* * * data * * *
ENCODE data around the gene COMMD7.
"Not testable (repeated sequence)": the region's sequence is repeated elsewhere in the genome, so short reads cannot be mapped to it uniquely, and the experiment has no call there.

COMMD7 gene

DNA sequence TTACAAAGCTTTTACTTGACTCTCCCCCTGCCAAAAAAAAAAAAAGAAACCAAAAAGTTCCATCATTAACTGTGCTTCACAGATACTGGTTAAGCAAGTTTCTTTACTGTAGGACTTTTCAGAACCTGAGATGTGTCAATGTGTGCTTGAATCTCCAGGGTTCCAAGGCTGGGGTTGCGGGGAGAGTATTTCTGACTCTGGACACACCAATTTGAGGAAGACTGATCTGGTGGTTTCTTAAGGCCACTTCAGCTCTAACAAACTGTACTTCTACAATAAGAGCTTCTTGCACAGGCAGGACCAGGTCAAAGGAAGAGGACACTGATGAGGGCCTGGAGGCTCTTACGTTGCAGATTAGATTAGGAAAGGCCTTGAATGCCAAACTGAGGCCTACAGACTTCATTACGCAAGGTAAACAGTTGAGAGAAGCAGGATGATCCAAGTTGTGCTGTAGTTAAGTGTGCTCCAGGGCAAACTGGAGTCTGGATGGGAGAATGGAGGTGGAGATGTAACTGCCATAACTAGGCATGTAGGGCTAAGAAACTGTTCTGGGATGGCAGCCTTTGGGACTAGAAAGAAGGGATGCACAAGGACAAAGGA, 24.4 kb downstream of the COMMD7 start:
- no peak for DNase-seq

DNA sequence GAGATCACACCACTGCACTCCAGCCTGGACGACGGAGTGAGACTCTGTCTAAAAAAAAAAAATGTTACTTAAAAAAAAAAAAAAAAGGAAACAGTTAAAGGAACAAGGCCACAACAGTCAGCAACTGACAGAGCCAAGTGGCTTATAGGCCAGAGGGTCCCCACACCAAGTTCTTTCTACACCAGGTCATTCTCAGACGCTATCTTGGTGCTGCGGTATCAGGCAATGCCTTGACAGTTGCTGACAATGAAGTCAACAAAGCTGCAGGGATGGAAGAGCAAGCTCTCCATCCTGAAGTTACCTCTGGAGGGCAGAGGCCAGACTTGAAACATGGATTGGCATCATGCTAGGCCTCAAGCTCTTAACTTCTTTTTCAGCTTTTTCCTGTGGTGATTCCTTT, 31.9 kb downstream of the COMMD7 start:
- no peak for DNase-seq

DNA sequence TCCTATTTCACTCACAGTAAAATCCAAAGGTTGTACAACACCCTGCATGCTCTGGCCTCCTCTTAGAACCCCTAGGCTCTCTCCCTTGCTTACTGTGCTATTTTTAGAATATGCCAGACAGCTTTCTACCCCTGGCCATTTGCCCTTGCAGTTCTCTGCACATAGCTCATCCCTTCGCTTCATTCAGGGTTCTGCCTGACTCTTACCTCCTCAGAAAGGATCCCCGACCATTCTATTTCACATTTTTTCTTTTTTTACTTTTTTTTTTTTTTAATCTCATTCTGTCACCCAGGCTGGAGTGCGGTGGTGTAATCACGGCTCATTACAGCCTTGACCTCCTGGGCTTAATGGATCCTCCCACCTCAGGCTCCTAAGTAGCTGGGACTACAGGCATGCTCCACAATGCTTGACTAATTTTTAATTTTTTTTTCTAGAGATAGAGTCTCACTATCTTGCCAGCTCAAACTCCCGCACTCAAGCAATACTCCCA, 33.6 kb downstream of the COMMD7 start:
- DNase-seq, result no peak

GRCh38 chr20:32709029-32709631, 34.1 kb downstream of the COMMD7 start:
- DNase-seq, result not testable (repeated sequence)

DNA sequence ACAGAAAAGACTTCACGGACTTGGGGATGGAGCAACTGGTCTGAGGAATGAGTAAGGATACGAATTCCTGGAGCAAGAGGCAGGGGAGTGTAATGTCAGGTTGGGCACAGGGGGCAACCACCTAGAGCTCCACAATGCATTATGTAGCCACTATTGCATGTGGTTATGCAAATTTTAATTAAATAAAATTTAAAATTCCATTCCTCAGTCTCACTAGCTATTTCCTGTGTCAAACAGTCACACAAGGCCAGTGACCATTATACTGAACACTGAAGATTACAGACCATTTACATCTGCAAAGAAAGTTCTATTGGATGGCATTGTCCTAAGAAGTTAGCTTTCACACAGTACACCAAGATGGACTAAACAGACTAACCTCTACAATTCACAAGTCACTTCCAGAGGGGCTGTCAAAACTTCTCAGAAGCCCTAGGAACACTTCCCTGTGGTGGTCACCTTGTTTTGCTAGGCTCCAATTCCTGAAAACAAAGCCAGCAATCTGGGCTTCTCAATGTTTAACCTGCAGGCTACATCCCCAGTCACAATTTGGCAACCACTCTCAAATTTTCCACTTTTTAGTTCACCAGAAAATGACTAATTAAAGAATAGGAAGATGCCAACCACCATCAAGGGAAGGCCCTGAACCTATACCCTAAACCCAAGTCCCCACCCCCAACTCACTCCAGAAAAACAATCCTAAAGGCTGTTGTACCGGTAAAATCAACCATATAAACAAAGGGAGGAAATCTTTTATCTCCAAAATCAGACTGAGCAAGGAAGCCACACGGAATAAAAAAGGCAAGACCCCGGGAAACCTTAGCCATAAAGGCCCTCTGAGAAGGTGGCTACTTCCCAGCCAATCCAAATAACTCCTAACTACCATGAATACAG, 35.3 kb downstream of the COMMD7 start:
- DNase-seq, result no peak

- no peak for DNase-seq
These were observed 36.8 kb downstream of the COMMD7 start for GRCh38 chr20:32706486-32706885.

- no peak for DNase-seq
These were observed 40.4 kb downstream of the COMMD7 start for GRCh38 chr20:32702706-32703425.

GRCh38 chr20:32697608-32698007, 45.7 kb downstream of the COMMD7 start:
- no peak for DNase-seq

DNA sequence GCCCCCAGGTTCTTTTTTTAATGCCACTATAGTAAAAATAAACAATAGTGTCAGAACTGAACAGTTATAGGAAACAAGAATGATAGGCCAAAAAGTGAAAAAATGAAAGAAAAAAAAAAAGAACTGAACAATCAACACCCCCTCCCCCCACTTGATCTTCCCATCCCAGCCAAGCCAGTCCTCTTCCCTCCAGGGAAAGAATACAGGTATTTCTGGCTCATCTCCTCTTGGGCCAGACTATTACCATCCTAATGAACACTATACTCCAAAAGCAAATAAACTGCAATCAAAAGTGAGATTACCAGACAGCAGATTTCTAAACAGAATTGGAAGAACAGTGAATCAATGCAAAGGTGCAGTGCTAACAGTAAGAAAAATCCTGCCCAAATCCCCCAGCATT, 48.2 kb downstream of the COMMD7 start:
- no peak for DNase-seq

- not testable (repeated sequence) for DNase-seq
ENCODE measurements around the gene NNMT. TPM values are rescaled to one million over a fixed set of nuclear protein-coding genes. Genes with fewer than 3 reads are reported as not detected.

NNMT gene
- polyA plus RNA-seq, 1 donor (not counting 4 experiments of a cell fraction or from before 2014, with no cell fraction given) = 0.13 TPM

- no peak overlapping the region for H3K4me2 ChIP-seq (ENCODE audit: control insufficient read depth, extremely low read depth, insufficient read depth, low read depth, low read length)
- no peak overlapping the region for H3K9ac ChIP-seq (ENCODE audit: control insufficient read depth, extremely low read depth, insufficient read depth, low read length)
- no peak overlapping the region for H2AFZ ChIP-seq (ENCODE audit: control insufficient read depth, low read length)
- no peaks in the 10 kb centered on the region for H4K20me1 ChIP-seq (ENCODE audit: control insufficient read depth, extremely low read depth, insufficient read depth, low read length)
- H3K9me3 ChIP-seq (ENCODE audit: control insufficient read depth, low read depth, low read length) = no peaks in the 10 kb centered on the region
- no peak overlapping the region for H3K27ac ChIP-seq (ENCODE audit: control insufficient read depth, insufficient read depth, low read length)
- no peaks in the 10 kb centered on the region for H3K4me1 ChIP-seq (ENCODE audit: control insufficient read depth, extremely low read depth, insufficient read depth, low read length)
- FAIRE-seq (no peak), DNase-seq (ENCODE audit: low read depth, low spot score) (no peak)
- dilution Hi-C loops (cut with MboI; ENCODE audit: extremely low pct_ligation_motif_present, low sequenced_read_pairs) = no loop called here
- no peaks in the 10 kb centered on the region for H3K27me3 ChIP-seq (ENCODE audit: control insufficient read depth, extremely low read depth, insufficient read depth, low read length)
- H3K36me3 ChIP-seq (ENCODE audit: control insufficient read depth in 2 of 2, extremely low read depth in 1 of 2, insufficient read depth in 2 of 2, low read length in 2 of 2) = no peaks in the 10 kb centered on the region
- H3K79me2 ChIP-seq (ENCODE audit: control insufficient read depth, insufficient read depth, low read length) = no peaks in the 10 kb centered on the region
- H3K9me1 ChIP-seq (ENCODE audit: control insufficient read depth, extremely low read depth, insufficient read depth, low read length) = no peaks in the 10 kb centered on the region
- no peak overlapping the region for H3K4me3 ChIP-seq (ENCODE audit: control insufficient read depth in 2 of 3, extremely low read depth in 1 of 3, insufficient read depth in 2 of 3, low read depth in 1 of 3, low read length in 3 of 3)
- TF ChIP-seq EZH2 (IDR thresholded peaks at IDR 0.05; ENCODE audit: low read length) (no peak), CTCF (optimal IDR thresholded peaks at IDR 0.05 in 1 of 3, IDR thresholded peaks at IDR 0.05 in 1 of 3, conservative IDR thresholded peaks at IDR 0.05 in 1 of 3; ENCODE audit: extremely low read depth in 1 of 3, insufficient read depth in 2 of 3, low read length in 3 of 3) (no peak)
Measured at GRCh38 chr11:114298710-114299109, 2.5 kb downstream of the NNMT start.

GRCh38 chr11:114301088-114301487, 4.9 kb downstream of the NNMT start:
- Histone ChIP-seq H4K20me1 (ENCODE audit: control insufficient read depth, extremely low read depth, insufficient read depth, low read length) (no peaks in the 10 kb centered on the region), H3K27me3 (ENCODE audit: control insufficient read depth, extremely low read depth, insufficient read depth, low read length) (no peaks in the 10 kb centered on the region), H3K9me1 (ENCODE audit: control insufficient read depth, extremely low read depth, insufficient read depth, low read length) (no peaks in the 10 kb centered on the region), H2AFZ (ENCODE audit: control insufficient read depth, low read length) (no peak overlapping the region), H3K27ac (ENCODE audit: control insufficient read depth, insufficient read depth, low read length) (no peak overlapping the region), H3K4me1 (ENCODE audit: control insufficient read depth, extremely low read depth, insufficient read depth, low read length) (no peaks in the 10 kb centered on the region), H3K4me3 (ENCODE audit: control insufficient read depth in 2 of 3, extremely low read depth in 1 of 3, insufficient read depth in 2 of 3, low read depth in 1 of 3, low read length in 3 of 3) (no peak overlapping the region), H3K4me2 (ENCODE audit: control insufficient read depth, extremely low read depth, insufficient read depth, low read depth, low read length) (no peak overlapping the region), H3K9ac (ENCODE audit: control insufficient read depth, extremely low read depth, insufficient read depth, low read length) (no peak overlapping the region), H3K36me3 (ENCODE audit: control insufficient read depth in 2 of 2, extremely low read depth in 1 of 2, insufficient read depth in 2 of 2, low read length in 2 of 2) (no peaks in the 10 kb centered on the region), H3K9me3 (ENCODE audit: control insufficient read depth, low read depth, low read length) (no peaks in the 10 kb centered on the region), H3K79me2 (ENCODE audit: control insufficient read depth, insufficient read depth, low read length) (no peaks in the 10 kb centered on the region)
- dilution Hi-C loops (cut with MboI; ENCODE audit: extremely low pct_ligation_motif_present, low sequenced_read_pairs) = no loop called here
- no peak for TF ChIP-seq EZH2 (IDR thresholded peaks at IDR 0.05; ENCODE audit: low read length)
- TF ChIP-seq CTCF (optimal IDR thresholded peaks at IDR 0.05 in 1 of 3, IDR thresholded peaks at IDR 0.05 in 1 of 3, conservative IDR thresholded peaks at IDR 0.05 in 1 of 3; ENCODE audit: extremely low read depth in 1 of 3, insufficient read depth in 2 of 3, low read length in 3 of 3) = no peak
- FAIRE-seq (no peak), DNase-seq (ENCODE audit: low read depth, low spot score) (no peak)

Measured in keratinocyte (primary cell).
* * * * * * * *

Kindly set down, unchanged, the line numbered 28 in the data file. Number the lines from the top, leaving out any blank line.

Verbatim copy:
- no peak overlapping the region for H2AFZ ChIP-seq (ENCODE audit: control insufficient read depth, low read length)